Mariucci, Fassel in same boat
January 02, 2003
Coaches realize lack of job security comes with the territory in the NFL
By Cam Inman
SANTA CLARA - 'Tis the season for coaching changes in the NFL, and two high-profile coaches who have endured rumors this season regarding their job security will meet Sunday, when Steve Mariucci's 49ers host Jim Fassel's New York Giants in a first-round playoff game.
Fassel said he isn't surprised at what Mariucci is going through, in terms of not knowing whether 49ers ownership will extend his contract beyond the 2003 season.
"Have you read the New York papers this season? Heck, I was considered out of here," Fassel said. "You have to be kidding me. It is just the way it is. ... It's just the way the league is today. If you can't accept it or work under those conditions, then don't aspire to be a head coach."
Having guided the 49ers (10-6) to their first NFC West title since 1997 and their second consecutive playoff berth, Mariucci said he is fretting over Sunday's game, not his contract.
"When John (York, the 49ers owner representative) and I spoke (in the offseason), we mentioned that we would discuss this when we were through this season, not the regular season, but all of it," Mariucci said. "I'm glad we haven't spoken yet about it. I hope it's a little later. We're trying to keep playing and winning. We'll talk about it then."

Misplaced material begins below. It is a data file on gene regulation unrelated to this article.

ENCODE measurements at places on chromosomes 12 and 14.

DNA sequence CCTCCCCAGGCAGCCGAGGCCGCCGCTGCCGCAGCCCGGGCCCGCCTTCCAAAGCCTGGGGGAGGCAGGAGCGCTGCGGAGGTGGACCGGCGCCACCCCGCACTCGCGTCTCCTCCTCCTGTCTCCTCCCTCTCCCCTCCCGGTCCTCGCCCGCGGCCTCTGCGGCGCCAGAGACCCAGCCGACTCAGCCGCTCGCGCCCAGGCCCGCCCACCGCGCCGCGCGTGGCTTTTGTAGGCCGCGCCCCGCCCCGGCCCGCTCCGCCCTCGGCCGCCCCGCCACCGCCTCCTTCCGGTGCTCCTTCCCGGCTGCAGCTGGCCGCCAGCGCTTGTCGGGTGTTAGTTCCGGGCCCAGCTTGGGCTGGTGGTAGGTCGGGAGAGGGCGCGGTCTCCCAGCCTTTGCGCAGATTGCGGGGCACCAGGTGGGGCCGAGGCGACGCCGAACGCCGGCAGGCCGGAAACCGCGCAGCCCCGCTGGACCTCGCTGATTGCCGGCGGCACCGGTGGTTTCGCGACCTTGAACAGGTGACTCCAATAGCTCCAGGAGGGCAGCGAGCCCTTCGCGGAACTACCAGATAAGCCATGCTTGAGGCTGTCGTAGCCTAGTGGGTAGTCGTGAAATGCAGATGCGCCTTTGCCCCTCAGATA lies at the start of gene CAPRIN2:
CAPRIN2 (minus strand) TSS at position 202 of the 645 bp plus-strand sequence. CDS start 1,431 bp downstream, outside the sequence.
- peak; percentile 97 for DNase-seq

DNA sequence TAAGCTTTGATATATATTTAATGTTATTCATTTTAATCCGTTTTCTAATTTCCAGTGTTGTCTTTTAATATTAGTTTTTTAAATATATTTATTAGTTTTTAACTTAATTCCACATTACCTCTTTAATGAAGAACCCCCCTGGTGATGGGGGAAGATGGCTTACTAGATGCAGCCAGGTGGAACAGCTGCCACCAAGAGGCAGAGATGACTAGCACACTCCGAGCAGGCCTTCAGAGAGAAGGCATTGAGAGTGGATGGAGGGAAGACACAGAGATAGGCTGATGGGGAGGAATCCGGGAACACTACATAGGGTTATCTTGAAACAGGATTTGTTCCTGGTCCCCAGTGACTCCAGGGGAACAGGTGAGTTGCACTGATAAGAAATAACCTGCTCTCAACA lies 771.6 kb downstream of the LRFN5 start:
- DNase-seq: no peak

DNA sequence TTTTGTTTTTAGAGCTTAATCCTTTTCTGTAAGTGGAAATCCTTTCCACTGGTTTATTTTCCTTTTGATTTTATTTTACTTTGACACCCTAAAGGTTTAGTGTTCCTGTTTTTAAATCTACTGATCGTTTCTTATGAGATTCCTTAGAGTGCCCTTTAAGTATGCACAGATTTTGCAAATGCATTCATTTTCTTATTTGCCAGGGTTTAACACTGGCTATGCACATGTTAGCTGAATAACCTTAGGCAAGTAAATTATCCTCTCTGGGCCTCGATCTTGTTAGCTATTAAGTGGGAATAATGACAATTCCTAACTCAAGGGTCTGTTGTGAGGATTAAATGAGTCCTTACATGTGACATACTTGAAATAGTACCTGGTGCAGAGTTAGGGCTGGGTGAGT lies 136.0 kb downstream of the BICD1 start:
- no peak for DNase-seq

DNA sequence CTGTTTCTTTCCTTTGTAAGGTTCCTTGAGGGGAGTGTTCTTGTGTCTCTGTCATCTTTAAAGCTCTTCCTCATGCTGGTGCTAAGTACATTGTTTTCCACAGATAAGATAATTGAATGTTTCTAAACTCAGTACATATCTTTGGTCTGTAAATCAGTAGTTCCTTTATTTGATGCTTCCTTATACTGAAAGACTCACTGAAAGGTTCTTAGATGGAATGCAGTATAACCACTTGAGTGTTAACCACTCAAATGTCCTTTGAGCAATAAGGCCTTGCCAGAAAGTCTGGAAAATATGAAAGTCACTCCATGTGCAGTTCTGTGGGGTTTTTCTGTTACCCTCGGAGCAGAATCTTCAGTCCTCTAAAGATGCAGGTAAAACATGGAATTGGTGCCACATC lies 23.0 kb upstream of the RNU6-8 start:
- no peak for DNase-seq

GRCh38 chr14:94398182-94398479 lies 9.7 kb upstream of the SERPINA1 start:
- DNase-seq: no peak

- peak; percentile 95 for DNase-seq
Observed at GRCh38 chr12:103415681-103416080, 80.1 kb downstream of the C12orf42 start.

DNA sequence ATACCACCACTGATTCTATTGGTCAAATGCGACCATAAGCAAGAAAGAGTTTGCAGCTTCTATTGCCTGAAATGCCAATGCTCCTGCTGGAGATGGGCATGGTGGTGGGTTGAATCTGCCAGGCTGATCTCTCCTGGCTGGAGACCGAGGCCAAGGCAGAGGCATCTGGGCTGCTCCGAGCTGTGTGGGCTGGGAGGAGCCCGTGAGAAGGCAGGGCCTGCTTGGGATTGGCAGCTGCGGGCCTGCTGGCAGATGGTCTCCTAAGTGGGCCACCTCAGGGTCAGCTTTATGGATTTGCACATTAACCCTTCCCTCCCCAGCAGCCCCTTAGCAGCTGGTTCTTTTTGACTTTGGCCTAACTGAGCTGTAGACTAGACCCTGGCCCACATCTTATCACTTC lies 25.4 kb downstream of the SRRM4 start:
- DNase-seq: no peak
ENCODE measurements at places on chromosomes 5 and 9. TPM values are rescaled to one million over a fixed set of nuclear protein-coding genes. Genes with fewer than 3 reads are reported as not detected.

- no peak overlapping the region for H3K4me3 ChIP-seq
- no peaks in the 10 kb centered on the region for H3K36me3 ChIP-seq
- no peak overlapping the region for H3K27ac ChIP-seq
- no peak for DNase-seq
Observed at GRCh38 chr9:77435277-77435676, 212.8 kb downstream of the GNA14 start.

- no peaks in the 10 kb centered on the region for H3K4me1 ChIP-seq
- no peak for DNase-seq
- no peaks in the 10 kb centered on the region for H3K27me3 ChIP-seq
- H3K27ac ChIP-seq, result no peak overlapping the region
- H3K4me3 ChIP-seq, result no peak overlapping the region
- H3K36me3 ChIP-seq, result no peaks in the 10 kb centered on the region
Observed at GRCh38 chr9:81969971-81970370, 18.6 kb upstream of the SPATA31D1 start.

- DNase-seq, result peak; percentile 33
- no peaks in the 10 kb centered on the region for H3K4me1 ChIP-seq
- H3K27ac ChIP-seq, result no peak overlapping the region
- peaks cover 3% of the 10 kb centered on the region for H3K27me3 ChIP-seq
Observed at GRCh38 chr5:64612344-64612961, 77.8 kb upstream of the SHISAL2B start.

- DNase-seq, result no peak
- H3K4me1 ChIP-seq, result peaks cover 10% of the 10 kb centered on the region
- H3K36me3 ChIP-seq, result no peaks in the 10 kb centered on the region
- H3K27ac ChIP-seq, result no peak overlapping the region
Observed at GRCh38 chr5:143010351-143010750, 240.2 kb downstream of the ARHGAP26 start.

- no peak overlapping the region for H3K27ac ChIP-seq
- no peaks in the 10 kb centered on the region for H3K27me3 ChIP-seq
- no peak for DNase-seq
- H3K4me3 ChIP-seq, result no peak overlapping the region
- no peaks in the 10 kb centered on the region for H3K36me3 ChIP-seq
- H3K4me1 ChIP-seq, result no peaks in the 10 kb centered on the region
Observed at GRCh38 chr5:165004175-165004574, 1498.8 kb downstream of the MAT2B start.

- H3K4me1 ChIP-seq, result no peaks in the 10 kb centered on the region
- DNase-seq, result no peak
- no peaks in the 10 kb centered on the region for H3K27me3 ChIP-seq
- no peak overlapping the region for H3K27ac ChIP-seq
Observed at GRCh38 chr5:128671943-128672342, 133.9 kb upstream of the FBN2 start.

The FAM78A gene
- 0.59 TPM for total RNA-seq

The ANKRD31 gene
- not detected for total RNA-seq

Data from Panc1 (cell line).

Both Mariucci and Fassel began their tenures in 1997. After leading the Giants to the Super Bowl two seasons ago, Fassel received a four-year contract extension. During a 3-4 start this year, he said he heard rumblings from the New York media hounds regarding his future.
Fassel then made a bold coaching move. Stating he would "no longer stand around and watch us score one touchdown a game," he reclaimed play-calling duties, and the Giants since have won seven of nine.
"I'm the head coach. If any area is not functioning, then I'm going to take control of it," Fassel said. "That is what they pay me to do. Sometimes you can walk away and put the finger on somebody else and dissolve yourself of the blame, but that is not my personality and I don't think that is what the organization pays me to do."
After scoring fewer than 14 points in five of their first seven games, the Giants have averaged 25.7 points per game in their past nine with Fassel calling the plays.
The 49ers are averaging 22.9 points per game this season. Mariucci said he is unwilling to strip offensive coordinator Greg Knapp of play-calling duties, a role Knapp assumed last season when he replaced Marty Mornhinweg, who left to become the Detroit Lions coach.
"I don't plan any changes," said Mariucci, who held primary play-calling duties only in his first two seasons, 1997 and '98.
Asked if he and his teammates think they're playing to save Mariucci's job, 49ers linebacker Julian Peterson said: "More or less we're playing for all of our jobs. You can't keep a team around if you're not winning. If we continue to get put out in the first round, then there's going to have to be changes made to get to the next level. ... So we're going to try to win out and see what happens after that."
Winning a Super Bowl is one of 10 team-oriented goals Mariucci said he made before the season, and if the 49ers do win it all, that likely would quiet his critics. The same likely goes for Fassel.
"I suppose we have similar situations in that we are coaching for organizations that have won Super Bowls, whose fan base loves winning," Mariucci said. "So the expectations can be high."
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